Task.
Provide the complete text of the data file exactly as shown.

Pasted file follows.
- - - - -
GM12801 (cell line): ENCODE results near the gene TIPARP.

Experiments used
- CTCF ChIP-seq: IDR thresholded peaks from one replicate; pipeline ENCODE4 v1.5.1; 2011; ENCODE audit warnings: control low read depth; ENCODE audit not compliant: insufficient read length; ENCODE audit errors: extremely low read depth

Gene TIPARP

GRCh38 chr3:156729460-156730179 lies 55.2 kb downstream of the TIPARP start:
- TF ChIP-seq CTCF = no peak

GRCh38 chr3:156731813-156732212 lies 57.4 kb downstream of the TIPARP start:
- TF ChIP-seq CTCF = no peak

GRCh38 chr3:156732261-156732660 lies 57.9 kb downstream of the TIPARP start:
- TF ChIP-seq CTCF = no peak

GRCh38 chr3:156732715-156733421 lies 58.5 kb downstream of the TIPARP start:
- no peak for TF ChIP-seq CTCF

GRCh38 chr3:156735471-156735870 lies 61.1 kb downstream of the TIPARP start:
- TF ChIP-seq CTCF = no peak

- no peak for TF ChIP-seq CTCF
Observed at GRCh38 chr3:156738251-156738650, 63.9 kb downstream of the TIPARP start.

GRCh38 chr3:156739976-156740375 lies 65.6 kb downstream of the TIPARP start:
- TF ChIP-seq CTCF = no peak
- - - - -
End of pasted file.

GM12801 (cell line): ENCODE results near the gene TIPARP.

Experiments used
- CTCF ChIP-seq: IDR thresholded peaks from one replicate; pipeline ENCODE4 v1.5.1; 2011; ENCODE audit warnings: control low read depth; ENCODE audit not compliant: insufficient read length; ENCODE audit errors: extremely low read depth

Gene TIPARP

GRCh38 chr3:156729460-156730179 lies 55.2 kb downstream of the TIPARP start:
- TF ChIP-seq CTCF = no peak

GRCh38 chr3:156731813-156732212 lies 57.4 kb downstream of the TIPARP start:
- TF ChIP-seq CTCF = no peak

GRCh38 chr3:156732261-156732660 lies 57.9 kb downstream of the TIPARP start:
- TF ChIP-seq CTCF = no peak

GRCh38 chr3:156732715-156733421 lies 58.5 kb downstream of the TIPARP start:
- no peak for TF ChIP-seq CTCF

GRCh38 chr3:156735471-156735870 lies 61.1 kb downstream of the TIPARP start:
- TF ChIP-seq CTCF = no peak

- no peak for TF ChIP-seq CTCF
Observed at GRCh38 chr3:156738251-156738650, 63.9 kb downstream of the TIPARP start.

GRCh38 chr3:156739976-156740375 lies 65.6 kb downstream of the TIPARP start:
- TF ChIP-seq CTCF = no peak